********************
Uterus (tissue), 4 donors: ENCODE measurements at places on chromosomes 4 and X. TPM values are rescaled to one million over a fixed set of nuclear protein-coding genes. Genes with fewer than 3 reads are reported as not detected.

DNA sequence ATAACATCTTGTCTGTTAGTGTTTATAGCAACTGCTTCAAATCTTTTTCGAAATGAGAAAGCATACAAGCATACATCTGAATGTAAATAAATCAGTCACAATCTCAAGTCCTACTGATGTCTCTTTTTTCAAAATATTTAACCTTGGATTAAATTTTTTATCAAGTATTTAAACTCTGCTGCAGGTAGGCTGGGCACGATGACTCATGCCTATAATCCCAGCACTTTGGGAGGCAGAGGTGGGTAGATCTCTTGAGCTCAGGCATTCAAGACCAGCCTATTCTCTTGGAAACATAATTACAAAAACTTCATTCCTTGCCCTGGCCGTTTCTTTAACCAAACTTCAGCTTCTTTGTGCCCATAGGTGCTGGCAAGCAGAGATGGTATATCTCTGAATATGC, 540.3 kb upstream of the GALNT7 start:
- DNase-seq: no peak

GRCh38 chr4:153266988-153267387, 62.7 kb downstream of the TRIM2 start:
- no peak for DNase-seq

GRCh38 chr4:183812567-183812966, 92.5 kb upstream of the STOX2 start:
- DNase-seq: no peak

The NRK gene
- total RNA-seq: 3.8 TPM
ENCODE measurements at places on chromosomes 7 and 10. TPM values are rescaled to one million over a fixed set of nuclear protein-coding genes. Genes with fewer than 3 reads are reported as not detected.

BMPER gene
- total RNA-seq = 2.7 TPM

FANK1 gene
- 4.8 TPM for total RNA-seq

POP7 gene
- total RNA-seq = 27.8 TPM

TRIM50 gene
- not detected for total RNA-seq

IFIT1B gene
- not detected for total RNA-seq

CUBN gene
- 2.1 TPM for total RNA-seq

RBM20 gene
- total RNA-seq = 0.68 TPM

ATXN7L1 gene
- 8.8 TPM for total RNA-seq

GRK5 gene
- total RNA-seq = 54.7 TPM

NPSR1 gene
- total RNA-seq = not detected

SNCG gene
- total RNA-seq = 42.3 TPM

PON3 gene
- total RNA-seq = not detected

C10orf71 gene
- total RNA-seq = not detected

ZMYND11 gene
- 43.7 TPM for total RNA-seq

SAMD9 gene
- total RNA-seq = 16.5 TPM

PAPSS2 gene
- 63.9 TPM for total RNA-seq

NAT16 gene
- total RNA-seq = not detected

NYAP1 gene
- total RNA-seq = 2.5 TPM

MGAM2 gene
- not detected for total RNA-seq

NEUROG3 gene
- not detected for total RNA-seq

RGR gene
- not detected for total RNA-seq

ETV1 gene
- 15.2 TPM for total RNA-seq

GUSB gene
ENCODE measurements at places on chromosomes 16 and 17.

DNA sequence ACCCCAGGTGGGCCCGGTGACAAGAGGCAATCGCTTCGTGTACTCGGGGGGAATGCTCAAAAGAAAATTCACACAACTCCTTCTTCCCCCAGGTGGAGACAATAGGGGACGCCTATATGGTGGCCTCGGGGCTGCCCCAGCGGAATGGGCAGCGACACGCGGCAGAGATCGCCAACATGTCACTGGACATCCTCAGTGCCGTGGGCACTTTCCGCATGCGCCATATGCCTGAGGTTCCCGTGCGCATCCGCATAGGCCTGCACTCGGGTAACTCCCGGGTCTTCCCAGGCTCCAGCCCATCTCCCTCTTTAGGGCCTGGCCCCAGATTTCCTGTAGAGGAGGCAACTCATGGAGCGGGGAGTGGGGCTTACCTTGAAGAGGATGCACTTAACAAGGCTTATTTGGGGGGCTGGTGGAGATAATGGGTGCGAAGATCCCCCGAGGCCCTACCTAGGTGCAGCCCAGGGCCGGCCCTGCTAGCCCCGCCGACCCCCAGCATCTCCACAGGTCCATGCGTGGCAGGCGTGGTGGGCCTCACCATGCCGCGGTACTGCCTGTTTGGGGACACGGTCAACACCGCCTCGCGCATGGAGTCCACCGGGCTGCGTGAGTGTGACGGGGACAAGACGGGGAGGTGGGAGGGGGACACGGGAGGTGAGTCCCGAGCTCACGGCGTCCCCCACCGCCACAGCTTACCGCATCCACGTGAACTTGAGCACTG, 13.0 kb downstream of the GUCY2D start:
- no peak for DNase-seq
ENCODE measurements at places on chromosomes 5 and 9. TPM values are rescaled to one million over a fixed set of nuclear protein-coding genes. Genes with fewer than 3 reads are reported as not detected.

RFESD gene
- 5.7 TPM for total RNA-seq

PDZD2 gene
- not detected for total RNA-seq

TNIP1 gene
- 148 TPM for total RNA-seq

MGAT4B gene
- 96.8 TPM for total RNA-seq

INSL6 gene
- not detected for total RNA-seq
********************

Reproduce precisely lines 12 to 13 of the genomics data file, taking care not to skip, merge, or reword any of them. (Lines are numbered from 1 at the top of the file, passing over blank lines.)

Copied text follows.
- total RNA-seq = 2.7 TPM

FANK1 gene